A man walked up to the counter at work and ordered a cup of coffee and a snack. Then a slightly frantic look came over his face as he pulled something out of a large shopping bag he had been carrying. “Can I pay for this here also?” he asked me nervously as he slapped a magazine onto the counter. “Of course,” I said. My programmed response. Then I looked at it and realized why his demeanor had been so frantic and his actions so hasty. Playboy. It was wrapped in plastic, most likely to preserve its most gratuitous contents for paying eyes only. I turned it over a few times in search of the barcode, which was hidden among a montage of barely dressed women.
Normally when I ring up such purchases I pay little regard to whatever hurry the buyer at hand may be in to get the book into a bag and out of view of those behind them in line. I take my time ringing it up and getting it packed up. After all, if they’re bold enough to make that purchase, why shouldn’t they be bold enough to man up to it? But this time I really couldn’t find the barcode. I could see the man getting increasingly antsy as I continued my search. Finally I scanned it and bagged it for him. Quite frankly I was tired of seeing the photos on its front and back covers.
For some reason I thought about that transaction for the duration of my shift. Why do we objectify each other? And an even more prominent question remained in my mind as I replayed the scenario to myself: why do we do the things we are ashamed of? The man’s shame, his nervous gestures, the way he would look over his shoulder in paranoia as I searched for the barcode—he did not want anyone to know what he was doing, so there was a clear acknowledgement within himself that he was doing something to be ashamed of. Yet this inkling of moral conscience wasn’t quite enough to make him reconsider his purchase.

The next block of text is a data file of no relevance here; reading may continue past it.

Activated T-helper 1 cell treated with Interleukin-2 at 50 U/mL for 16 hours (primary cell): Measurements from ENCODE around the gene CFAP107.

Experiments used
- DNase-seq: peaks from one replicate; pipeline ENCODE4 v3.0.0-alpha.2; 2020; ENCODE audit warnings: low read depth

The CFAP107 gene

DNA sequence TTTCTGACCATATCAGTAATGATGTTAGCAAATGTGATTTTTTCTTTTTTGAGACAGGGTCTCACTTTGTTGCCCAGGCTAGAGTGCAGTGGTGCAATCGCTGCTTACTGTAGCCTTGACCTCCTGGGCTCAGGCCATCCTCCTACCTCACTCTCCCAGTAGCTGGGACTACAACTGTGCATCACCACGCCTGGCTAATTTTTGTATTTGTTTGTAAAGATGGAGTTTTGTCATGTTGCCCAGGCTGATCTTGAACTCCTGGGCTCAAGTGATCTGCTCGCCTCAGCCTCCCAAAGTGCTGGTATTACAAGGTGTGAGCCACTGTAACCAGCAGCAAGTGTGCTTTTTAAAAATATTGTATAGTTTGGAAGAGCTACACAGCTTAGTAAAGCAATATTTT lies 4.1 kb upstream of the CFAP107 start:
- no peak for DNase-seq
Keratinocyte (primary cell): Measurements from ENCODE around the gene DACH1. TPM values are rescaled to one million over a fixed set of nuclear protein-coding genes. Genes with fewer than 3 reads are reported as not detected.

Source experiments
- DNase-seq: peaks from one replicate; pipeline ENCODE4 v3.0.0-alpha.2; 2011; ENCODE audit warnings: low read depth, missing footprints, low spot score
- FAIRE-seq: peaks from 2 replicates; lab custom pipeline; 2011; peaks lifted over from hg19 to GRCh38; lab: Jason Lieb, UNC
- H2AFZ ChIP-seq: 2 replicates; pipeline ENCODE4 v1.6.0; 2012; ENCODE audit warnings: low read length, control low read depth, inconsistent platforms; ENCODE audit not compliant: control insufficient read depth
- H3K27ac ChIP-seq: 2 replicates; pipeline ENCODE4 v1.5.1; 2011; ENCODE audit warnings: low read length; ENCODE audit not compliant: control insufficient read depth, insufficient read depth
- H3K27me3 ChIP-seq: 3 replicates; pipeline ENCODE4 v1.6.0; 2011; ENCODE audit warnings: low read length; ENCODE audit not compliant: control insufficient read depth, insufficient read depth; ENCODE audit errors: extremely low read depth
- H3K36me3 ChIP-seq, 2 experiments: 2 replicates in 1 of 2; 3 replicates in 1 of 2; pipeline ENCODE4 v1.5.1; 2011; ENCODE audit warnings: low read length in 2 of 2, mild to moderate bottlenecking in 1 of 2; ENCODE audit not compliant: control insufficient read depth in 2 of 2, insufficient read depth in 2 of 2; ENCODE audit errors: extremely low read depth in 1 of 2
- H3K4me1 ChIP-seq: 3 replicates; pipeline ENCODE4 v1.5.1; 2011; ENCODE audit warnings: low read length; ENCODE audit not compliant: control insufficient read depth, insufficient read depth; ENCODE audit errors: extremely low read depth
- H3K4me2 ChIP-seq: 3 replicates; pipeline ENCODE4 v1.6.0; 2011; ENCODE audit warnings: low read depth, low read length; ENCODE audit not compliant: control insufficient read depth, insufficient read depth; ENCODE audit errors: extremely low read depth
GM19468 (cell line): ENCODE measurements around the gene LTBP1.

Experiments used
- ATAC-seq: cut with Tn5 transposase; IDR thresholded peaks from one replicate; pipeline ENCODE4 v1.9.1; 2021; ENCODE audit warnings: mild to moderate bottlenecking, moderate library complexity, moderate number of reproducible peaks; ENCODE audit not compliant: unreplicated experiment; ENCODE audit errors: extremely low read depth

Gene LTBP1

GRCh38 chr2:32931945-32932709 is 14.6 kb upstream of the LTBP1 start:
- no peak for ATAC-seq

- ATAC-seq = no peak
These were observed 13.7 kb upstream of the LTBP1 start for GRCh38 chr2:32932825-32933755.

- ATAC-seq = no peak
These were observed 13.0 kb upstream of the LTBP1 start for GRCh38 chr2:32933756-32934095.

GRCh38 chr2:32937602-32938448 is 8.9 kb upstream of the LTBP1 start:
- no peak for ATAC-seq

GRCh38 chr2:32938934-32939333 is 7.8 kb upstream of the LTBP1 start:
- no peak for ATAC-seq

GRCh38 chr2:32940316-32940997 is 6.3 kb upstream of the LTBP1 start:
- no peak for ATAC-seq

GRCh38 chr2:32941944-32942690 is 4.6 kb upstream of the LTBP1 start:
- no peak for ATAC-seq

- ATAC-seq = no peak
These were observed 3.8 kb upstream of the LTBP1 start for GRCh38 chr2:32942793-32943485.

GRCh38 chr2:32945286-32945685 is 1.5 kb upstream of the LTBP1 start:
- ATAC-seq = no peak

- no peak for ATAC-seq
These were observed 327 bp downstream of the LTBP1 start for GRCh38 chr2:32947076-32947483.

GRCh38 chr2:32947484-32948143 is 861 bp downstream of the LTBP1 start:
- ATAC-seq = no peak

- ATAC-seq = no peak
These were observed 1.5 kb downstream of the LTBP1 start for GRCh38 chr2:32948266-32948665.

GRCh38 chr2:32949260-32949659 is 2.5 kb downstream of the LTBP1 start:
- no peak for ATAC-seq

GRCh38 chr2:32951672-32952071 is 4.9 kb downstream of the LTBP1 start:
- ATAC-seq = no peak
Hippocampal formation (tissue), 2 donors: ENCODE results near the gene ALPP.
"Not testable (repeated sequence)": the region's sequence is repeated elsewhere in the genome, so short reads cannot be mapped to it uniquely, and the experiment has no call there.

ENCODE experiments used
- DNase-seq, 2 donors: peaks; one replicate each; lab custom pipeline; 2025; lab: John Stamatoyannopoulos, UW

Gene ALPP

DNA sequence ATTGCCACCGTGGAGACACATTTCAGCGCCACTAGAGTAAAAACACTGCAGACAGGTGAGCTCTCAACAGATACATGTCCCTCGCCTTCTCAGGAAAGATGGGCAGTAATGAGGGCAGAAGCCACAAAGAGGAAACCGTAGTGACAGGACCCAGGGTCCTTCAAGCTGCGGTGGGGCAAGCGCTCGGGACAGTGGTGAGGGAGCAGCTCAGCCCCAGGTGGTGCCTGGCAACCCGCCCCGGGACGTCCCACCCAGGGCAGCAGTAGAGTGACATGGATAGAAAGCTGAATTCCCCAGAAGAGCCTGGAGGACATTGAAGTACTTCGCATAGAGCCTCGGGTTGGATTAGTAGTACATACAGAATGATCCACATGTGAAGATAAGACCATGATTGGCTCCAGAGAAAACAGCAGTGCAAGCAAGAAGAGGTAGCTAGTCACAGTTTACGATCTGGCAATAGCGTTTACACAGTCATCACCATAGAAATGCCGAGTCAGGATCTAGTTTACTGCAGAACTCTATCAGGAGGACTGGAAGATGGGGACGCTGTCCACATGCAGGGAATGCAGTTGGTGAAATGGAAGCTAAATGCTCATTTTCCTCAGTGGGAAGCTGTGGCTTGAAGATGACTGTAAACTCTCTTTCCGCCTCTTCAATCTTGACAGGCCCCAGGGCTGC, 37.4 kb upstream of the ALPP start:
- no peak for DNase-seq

It is no secret that our society seeks immediate gratification, but it was not necessarily his recognition of an immoral action that stuck with me, rather the shame he expressed so profoundly. It was the look in the customer’s eyes and the way it revealed his knowledge that his action was not something to be proud of, but instead something to be concealed. It was nervousness, anxiousness, shamefulness, and ultimately an awareness of fault.
So why do we do it to ourselves? Why do we make ourselves so nervous? Why do we do things we wouldn’t dare reveal to others? Is our bad habit worth the embarrassment we risk in our driven effort to continue it? What would happen if others found out our secret? Would they judge us?
Sometimes I wonder if it matters whether others would judge us for those secrets or not, because I tend to think we are much less afraid of facing others than of facing ourselves. The shame is internal. We don’t require another person’s input to feel shame—we can only feel it with our own permission. In that sense it is almost like our own disapproval for our own actions.
No one else saw the man purchase that magazine today. His secret was between him and myself, the cashier. But he still felt the shame.